others may disagree.
In any case, this is clearly the ideal fix, and our instincts that it
isn't possible are probably wrong.
Unfortunately, this does not work; the clone method in Object is protected, not public. All methods in interfaces are inherently public. Thus, a class that currently implements Cloneable but has no public clone method would break. In practice, I doubt that there are many such classes out there, but there are almost certainly a few.
It is worth noting that adding methods to interfaces breaks source compatibility, and not binary compatibility. In this instance, we might consider intentionally breaking source compatibility, knowing that the odds of a problem are low.
Ah, yes, if I inherit a public method from an interface that is satisified
by an inherited method of the same signature from my superclass, but with
more restricted access, I must redeclare the more restricted access method
that statisfies it as public -- it is not made public by inference. I had
forgotten that point, and so assumed that the protected method would be
made public by virtue of inheriting a public method of the same signature.
Sigh, at least in this case. It could have solved it so much nicer.
Sun's Technical Review Committee (TRC) considered this issue at length
and recommended against taking any action other than improving the documentation
of the current Cloneable interface. Here is the full text of the recommendation:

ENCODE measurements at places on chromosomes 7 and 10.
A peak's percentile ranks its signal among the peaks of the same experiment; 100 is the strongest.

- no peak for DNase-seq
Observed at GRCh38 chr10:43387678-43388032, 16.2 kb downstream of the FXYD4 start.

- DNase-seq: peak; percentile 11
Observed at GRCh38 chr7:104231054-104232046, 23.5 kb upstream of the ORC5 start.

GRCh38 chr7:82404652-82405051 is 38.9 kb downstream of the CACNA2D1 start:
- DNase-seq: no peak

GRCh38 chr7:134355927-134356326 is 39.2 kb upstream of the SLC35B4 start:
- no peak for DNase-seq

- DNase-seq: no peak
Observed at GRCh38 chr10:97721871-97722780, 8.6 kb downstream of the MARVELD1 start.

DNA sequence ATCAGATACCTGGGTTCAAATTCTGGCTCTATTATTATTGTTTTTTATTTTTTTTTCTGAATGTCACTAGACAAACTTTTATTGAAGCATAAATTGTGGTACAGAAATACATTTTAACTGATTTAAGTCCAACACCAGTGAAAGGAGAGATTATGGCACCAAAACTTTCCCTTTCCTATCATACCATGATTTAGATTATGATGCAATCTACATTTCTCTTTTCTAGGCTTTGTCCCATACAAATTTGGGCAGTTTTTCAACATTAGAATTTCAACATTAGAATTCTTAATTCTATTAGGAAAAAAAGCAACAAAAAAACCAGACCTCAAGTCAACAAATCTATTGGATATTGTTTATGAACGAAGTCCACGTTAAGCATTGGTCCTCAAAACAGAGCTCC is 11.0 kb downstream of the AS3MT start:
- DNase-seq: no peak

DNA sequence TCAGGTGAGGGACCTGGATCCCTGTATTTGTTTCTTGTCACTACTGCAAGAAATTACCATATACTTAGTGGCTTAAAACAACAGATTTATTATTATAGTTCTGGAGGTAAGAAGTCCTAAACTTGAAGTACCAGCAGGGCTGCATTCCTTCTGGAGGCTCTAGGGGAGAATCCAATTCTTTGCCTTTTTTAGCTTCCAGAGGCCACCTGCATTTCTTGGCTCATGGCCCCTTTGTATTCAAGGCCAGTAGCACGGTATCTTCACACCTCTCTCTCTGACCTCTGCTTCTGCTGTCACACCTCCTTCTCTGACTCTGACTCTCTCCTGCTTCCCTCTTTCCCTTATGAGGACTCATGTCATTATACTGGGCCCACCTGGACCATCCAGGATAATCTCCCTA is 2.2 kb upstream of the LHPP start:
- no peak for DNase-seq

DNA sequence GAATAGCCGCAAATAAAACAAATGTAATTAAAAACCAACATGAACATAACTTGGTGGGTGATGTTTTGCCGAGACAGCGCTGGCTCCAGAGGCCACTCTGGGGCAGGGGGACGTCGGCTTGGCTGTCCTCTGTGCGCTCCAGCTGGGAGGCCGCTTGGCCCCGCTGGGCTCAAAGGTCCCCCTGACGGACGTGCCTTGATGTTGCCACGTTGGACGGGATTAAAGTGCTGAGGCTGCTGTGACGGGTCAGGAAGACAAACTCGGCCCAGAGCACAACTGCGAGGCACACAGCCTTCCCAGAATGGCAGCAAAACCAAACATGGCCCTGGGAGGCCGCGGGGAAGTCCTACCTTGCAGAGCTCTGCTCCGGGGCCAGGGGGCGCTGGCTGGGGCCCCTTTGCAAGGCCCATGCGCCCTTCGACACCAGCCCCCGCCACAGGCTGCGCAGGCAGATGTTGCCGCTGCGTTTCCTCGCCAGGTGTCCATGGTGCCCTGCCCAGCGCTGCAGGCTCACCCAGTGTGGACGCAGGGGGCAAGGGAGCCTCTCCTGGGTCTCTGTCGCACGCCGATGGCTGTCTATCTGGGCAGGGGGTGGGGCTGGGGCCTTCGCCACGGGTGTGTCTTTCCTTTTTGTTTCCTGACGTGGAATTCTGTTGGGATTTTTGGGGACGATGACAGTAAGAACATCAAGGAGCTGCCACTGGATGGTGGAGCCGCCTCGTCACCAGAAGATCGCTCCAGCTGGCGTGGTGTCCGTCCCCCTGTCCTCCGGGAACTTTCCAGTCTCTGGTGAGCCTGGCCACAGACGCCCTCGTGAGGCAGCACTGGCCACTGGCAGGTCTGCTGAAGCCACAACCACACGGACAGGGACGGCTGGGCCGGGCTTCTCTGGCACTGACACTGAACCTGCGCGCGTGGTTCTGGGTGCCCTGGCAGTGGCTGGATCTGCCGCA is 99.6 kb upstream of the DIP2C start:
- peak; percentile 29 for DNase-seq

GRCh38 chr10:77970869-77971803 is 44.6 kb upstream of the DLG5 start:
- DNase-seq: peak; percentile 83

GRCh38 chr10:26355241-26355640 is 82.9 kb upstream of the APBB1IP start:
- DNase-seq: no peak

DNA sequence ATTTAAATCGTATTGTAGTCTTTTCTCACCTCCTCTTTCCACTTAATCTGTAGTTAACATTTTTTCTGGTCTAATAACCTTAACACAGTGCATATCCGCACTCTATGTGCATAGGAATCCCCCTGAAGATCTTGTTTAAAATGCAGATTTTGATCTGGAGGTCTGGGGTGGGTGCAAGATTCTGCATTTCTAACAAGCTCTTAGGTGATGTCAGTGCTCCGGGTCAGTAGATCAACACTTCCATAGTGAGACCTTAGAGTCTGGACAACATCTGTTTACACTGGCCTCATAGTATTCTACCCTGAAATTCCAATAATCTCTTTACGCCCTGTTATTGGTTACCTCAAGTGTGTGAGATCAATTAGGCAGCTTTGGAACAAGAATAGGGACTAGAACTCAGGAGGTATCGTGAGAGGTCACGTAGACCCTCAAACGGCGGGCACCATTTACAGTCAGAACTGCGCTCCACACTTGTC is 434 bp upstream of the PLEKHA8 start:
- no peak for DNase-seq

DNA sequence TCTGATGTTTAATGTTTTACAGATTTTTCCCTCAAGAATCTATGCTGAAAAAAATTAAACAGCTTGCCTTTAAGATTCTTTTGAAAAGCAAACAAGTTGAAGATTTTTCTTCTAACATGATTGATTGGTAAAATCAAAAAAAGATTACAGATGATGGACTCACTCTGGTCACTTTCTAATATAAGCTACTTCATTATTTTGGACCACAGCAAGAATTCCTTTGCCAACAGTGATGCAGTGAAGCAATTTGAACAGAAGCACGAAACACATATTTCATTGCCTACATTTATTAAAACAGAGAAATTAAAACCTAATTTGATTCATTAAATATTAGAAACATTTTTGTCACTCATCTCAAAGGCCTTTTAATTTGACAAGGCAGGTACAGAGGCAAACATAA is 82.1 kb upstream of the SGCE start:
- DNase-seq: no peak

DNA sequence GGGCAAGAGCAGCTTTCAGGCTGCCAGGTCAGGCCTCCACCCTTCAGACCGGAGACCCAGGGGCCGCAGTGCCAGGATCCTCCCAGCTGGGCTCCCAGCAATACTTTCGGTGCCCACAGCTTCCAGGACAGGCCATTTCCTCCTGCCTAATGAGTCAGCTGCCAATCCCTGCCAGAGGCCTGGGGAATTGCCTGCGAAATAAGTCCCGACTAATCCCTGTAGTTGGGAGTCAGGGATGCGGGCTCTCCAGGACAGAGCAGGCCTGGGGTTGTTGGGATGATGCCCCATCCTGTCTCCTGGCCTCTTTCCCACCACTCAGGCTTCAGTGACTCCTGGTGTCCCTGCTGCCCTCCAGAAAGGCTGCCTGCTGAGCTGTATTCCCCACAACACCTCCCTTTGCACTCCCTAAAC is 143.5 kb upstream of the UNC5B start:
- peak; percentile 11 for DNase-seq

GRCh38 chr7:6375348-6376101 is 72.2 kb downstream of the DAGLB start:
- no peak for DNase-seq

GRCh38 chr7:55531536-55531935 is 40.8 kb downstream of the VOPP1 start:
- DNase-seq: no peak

The existing Java object cloning APIs are problematic. There is
a protected "clone" method on java.lang.Object and there is an
interface java.lang.Cloneable. The intention is that if a class
wants to allow other people to clone it, then it should support
the Cloneable interface and override the default protected clone
method with a public clone method. Unfortunately, for reasons
conveniently lost in the mists of time, the Cloneable interface
does not define a clone method.
This combination results in a fair amount of confusion. Some
classes claim to support Cloneable, but accidentally forget to
support the clone method. Developers are confused about how
Cloneable is supposed to work and what clone is supposed to do.
Unfortunately, adding a "clone" method to Cloneable would be
an incompatible change. It won't break binary compatibility,
but it will break source compatibility. Anecdotal evidence
suggests that in practice there are a number of cases where
classes support the Cloneable interface but fail to provide
a public clone method. After discussion, TRC unanimously
recommended that we should NOT modify the existing Cloneable
interface, because of the compatibility impact.
An alternative proposal was to add a new interface
java.lang.PubliclyCloneable to reflect the original intended
purpose of Cloneable. By a 5 to 2 majority, TRC recommended
against this. The main concern was that this would add yet
more confusion (including spelling confusion!) to an already
TRC unanimously recommended that we should add additional
documentation to the existing Cloneable interface to better
describe how it is intended to be used and to describe "best
practices" for implementors.
A new SR opened for this report suggests that only classes
failing to support the contract of Cloneable would encounter
a source incompatibility. This is incorrect. A Cloneable class
with a protected (not public) clone method would be faithfully
honoring its contract, but would no longer compile.